The Autopsy of Jane Doe: The Other-slash-Monster

An unidentified body of a woman found underneath the home of the victims of a bizarre and suspicious massacre kick starts the movie, “The Autopsy of Jane Doe.” Personally, I think the movie is a good addition to the horror genre because of how it contrasted the weird, the discomforting, and the unfamiliar from the normal, the mundane, and the day-to-day.

What makes the autopsy of Jane Doe a good horror movie is that the “monster” in the movie (Jane Doe), does not even bat an eyelash. Yet, she manages to disturb, even destroy the lives of the Tildens. According to Robin Wood, there is a “return of the repressed” in the American horror film, particularly during the 70’s. Connected to the concept of repression is the concept of “otherness”. The power relations between the dominant and the other can be shown in various ways. One of the ways in which the concept of “otherness” appeared in the film was how the woman (in the film’s case, Jane Doe), was treated as on “other.” First, she was seen as an “other” because she was a mysterious dead body that the police assumed had no relation whatsoever with the incident that happened in the community. Jane Doe, besides the fact that she is a corpse, is also “othered” because she is a witch. Therefore, she was perceived as a threat to the living.

Furthermore, “it is the horror film that responds in the most clear-cut and direct way, because central to it is the actual dramatization of the dual concept of the repressed/other, in the figure of the monster” (Wood, 2002, p. 28). Before Jane Doe turned into an actual corpse, she was already treated as an “other” by the community that she belonged in, because she was a witch. The witch, as an “other” or a “monster”, was seen as a threat during the time period in which she existed. Therefore, society created methods of torture in order to deal with these so called witches. I think the horror film was rendered as effective when these methods of torture, made for the witch (the other), was also experienced by the Tildens. This is interesting because the dominant personas (the Tildens, only because they were male and alive), were switching roles with the supposedly, oppressed (Jane Doe).

Additionally, what made “The Autopsy of Jane Doe” more effective as a horror film tackling repression was how it was made. The air of repression was manifested by setting up the main characters as people who work in a morgue. Here, there is already a sense of being an “other” because people don’t usually see what workers in morgues do. They also interact with the dead—the other, because they have no more agency. Because of this, the powers (for lack of a better term) of Jane Doe became a better tool in enabling the horror film to progress. Furthermore, there were also repressed issues between father and son, regarding their relationship. Just like the Jane Doe mystery, these issues were never resolved and were brought to their graves. Lastly, the production set or design also contributed to the “repressed ambiance” of the horror film. The morgue was meticulously placed below the main house of the Tildens. It seems like the morgue is a world of its own.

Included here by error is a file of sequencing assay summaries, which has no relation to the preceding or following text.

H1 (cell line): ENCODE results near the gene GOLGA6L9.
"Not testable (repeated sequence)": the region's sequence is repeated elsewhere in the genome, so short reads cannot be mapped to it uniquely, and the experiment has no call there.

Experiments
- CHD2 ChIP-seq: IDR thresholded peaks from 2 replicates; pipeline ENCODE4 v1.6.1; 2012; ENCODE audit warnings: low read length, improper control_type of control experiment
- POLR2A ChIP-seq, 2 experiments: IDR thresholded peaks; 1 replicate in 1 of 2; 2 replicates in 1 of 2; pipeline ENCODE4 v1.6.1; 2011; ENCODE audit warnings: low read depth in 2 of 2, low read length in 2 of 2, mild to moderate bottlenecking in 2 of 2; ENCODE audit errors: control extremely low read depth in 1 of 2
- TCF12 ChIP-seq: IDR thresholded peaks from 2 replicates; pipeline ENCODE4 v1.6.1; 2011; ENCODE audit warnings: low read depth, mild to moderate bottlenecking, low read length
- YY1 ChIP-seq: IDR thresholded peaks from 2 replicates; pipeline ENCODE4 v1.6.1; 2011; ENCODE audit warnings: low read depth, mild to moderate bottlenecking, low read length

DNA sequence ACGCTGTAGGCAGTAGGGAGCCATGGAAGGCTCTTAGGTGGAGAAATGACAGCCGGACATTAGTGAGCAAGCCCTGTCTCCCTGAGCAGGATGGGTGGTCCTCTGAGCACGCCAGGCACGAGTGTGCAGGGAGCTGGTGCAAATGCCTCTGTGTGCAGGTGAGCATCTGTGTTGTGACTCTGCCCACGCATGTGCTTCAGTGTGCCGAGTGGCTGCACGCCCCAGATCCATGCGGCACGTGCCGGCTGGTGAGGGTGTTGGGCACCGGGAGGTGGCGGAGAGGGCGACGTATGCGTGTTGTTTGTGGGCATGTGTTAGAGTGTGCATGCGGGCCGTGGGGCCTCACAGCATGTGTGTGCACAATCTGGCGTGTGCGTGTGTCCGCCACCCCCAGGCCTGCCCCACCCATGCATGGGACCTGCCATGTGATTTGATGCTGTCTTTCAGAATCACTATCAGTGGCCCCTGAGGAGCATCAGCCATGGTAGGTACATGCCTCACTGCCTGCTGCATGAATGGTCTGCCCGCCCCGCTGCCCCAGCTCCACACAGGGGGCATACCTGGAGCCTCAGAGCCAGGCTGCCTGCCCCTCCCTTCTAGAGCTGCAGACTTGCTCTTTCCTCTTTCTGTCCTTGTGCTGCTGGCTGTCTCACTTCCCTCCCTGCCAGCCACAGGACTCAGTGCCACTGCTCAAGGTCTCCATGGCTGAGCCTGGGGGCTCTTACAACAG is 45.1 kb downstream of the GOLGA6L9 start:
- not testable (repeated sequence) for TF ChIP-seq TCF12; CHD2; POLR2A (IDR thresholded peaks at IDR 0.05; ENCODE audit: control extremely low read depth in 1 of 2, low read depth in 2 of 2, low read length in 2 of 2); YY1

Robin Wood (2002) also mentions that horror, just like other genres, also follows a basic formula and that is normality being threatened by a monster. Here, the word normality means “conformity to the dominant social norms” (p. 31).  There is a conflict between normality and the monster, and this is what the horror film is about. In the film, what seemed like a normal day for the Tildens at the morgue was turned upside down by a supposedly “normal” dead body of an unidentified woman. Jane Doe, then, turns into a monster, the kind of monster that the Tildens’ never thought they would encounter in real life. It is also interesting to note that there are only a few unsympathetic monsters in the horror genre. Wood (2002) articulates that the “monster is clearly the emotional center, and much more human than the cardboard representatives of normality” (p. 31). With regard to the film, it was hard to tell if Jane Doe was being sympathetic or not. On the one hand, she kept them from examining her body so that they won’t find out the truth. On the other hand, Tommy Tilden experienced the same kind of torture that Jane Doe suffered from. Even though Tommy Tilden pleaded for his son to be spared, sacrificing his own life for him, Austin still died.

“The Autopsy of Jane Doe” is a horror film which is able to narrate the relationship between the “normal” and the “othered monster” well. Aside from an intelligent take on the said relationship, the film was also able to tastefully depict the woman as an “othered monster.”

Source: Janovich, M. (2002). Horror, The Film Reader. London: Routledge.


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